Abstract

http://ssrn.com/abstract=1543884
 


 



Open and Proprietary Biological Innovation in Human Genetic Enhancement


Andrew W. Torrance


University of Kansas - School of Law

2009

Washington University Journal of Law and Policy, Vol. 30, pp. 93-138, 2009

Abstract:     
Open source has been championed by many scholars as a superior system for promoting innovation, not only in software but latterly in biology. Though software code and genes appear superficially similar in the sense that they both serve as algorithms for the production of specified results, the former may be more conducive to the open source model of innovation than the latter. Nevertheless, if an open source model of genetics were adopted, the model could have significant effects on the future of human genetic enhancement. If open source genetics were unsuccessful or counterproductive in promoting genetic innovation, the result would be slowed discovery and development of genetic enhancements. Yet, if open source genetics were successful in spurring genetic innovation, at least two results would be likely: (1) acceleration in the rate of innovation in new genetic enhancements, and (2) acceleration of the widespread adoption of genetic enhancements. By contrast, proprietary patent protection for genetic enhancements would tend to spur genetic innovation, but would tend to limit access to those genetic enhancements through discriminatory mechanisms such as price and favoritism. Open source genetics likely would offer different societal outcomes for genetic enhancement than would proprietary patent systems. Furthermore, the societal implications of an open source genetics approach to genetic enhancement likely would not have the simple, salutary effects many in the open biology movement tend to assume. Rather, open source genetics might lead to more widespread genetic enhancement than would proprietary patent approaches, though the potential pool of available genetic enhancements likely would be smaller. A proprietary patent approach would likely ensure high rates of genetic enhancement innovation, research, and development, and efficiently mediate access to genetic enhancements, but likely would allow access to genetic enhancements to fewer members of society. With both open source genetics and proprietary patent approaches, there remains the prospect that genetic enhancement might lead to human evolutionary change. Public policy and the law must grapple with the implications of genetic enhancement before current technological possibilities become societal realities. Open source genetics offers a significant alternative to the prospect of the patent system as a substantial arbiter of parental decisions regarding genetic enhancement of their offspring. Open source genetics holds the potential to democratize accessibility of genetic enhancements, while discouraging high rates of genetic enhancement innovation. However, the implications that open source genetics has for the future of human society - and even human evolution - are not clearly more beneficial than the implications the patent system would have. It is certain that the implications that open source genetics and proprietary patent systems have for future human genetic enhancement should be subjected to thorough analysis and debate prior to the imminent arrival of human genetic enhancement technologies.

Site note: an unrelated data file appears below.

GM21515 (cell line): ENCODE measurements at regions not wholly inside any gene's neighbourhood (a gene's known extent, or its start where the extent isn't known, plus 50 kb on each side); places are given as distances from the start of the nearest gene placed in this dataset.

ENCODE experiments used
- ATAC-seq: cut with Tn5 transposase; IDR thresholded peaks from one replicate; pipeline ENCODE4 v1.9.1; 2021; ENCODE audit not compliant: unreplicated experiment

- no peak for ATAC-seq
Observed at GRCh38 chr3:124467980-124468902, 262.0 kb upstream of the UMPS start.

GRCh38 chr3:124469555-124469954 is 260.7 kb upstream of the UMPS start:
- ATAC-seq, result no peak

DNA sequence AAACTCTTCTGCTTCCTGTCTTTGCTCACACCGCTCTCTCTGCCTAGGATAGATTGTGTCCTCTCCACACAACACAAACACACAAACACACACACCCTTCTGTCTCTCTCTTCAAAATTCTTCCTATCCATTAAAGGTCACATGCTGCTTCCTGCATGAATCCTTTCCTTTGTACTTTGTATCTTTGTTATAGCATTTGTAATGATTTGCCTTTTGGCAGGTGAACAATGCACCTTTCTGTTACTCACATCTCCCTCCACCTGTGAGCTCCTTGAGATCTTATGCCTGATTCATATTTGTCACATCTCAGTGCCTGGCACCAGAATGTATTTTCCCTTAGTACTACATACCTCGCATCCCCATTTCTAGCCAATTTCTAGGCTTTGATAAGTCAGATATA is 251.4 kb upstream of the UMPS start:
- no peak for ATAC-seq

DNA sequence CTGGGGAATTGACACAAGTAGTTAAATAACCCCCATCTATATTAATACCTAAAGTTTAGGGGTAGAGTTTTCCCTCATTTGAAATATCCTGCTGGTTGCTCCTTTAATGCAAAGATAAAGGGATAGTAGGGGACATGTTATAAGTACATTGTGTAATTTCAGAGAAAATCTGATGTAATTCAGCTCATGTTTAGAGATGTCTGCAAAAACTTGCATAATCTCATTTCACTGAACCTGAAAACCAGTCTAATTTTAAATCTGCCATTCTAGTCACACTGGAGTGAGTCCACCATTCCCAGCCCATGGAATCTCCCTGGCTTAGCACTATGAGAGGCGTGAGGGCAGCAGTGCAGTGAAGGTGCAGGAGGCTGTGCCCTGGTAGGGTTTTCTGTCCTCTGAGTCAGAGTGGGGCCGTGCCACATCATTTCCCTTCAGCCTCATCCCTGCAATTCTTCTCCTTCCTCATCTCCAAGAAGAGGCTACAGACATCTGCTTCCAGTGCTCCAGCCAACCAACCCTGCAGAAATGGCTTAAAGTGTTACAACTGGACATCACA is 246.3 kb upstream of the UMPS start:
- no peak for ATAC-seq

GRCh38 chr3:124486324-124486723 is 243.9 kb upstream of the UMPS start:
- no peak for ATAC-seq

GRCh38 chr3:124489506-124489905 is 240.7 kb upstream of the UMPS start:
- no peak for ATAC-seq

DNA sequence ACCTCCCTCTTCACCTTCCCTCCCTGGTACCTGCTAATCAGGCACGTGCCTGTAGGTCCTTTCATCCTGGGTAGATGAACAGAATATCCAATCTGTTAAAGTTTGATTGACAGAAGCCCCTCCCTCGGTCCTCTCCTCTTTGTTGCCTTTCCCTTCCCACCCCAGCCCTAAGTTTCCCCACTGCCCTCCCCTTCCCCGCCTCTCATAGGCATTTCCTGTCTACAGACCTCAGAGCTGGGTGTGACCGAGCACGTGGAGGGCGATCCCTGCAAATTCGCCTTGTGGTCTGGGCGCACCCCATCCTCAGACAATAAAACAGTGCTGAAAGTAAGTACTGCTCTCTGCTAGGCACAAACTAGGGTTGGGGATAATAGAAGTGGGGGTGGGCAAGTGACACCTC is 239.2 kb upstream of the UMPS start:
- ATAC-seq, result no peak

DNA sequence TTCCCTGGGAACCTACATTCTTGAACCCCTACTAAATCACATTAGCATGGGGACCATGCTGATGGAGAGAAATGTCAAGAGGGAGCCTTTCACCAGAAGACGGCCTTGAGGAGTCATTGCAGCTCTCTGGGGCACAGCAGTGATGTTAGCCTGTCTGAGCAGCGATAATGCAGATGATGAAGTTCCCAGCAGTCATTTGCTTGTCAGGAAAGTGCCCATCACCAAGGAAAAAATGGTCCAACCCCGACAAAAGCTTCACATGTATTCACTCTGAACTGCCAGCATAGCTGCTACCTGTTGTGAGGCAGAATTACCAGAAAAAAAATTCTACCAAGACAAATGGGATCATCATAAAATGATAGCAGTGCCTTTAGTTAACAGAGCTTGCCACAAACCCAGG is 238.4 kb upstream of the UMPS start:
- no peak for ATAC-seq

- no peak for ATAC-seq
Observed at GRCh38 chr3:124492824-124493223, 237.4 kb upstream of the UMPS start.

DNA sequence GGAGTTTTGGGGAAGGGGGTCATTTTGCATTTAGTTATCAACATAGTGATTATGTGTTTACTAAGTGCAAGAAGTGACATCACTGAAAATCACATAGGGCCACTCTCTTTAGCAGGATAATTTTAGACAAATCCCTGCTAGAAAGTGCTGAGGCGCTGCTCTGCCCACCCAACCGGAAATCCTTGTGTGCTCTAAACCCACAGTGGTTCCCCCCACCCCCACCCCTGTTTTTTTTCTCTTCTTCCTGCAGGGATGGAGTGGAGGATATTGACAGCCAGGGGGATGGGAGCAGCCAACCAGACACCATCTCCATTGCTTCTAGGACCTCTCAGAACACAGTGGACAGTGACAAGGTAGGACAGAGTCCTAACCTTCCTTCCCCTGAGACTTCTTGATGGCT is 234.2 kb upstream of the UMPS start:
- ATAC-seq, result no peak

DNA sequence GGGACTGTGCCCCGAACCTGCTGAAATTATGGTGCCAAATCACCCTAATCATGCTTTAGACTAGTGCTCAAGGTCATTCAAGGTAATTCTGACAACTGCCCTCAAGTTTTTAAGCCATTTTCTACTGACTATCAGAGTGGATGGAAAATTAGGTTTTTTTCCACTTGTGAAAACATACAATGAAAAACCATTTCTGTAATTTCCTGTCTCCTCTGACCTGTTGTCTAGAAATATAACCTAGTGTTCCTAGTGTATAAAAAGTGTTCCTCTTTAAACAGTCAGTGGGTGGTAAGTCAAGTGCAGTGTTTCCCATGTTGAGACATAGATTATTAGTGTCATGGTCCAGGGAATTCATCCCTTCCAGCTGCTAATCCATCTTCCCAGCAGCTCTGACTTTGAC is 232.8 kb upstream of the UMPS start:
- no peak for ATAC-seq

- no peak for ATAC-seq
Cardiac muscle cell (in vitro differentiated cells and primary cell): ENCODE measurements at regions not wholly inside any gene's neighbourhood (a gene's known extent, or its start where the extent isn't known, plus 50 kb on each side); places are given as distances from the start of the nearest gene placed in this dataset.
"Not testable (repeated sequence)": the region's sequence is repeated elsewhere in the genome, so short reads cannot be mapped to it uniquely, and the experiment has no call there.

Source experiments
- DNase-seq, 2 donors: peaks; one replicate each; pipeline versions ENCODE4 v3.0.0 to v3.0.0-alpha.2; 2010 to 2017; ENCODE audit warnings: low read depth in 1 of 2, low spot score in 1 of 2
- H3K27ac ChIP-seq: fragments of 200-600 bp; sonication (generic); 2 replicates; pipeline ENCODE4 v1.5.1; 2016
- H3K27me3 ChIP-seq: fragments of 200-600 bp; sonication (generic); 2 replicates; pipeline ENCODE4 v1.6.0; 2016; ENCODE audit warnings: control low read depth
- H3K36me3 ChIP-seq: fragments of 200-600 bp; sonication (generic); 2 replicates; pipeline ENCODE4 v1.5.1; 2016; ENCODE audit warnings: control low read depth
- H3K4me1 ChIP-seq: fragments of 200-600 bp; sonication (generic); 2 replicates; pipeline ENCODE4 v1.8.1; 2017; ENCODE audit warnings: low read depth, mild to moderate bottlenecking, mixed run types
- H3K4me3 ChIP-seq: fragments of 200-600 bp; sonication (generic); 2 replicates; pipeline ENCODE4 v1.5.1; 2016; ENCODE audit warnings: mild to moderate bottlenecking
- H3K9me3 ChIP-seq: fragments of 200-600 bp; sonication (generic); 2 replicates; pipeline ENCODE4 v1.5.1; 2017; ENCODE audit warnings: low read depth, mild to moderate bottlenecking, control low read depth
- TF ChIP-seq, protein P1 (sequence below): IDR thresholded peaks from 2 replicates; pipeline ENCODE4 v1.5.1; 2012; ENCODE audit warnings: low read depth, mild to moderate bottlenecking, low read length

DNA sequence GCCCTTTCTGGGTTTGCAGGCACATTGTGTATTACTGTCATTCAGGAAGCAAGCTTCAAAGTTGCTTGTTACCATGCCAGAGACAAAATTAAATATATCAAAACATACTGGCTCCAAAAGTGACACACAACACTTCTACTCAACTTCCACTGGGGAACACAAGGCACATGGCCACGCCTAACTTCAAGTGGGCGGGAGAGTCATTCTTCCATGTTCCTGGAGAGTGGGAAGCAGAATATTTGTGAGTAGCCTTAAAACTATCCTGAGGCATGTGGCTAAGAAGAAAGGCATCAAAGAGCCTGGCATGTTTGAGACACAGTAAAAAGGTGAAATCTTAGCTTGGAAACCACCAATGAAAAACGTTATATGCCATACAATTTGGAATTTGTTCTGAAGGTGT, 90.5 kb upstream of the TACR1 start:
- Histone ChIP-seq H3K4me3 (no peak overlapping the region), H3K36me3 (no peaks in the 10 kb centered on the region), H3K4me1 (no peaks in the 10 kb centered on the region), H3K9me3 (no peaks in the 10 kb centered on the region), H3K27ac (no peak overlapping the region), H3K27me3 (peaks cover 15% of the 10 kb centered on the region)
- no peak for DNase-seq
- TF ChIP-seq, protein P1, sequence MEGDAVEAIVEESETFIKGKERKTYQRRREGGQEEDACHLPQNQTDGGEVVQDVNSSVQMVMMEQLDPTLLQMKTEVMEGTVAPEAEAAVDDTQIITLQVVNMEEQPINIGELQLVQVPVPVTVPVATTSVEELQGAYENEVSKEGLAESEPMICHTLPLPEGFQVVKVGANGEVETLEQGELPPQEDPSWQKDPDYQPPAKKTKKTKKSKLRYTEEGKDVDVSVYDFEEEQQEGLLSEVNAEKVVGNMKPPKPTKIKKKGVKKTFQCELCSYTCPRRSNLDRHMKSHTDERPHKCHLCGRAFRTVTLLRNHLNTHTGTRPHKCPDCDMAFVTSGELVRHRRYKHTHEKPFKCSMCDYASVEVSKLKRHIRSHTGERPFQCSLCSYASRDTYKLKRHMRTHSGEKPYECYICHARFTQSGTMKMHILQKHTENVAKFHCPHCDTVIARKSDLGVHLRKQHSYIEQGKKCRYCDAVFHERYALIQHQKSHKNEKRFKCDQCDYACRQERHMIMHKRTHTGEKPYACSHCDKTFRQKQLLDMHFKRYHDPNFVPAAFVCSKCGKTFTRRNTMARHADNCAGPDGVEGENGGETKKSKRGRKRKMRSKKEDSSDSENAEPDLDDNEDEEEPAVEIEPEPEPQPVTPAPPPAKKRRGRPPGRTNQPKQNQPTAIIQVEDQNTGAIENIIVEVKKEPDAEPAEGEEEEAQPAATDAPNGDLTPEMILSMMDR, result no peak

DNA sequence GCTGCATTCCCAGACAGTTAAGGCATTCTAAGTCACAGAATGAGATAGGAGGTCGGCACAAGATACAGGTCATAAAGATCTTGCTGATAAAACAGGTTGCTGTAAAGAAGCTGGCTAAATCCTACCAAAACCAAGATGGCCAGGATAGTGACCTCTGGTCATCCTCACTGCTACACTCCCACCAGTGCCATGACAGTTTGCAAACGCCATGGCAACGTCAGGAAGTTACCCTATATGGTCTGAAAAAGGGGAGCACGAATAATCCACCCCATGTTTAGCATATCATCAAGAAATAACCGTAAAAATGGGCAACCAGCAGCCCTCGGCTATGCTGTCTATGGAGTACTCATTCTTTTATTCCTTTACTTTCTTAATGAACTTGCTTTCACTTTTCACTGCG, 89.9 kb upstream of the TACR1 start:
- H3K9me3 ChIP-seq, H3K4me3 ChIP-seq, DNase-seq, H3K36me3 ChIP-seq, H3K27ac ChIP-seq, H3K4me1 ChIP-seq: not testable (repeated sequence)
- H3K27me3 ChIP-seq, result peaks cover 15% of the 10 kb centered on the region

Number of Pages in PDF File: 46

Keywords: Patent, Open Source, Biology, Biotechnology, Enhancement, Gene, Innovation, Patent Law, Gene Patent, Human Enhancement, Genetic Enhancement, Genetic Engineering, Open Source Biology, Human Evolution

JEL Classification: K11, K13, K19, K20, K21, K23, K29, K30, K32, K33, K39, K40, K42, D10, L10, L18, L19, O30, O31, O32,

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Date posted: February 6, 2010  

Suggested Citation

Torrance, Andrew W., Open and Proprietary Biological Innovation in Human Genetic Enhancement (2009). Washington University Journal of Law and Policy, Vol. 30, pp. 93-138, 2009. Available at SSRN: http://ssrn.com/abstract=1543884

Contact Information

Andrew W. Torrance (Contact Author)
University of Kansas - School of Law ( email )
Green Hall
1535 W. 15th Street
Lawrence, KS 66045-7577
United States
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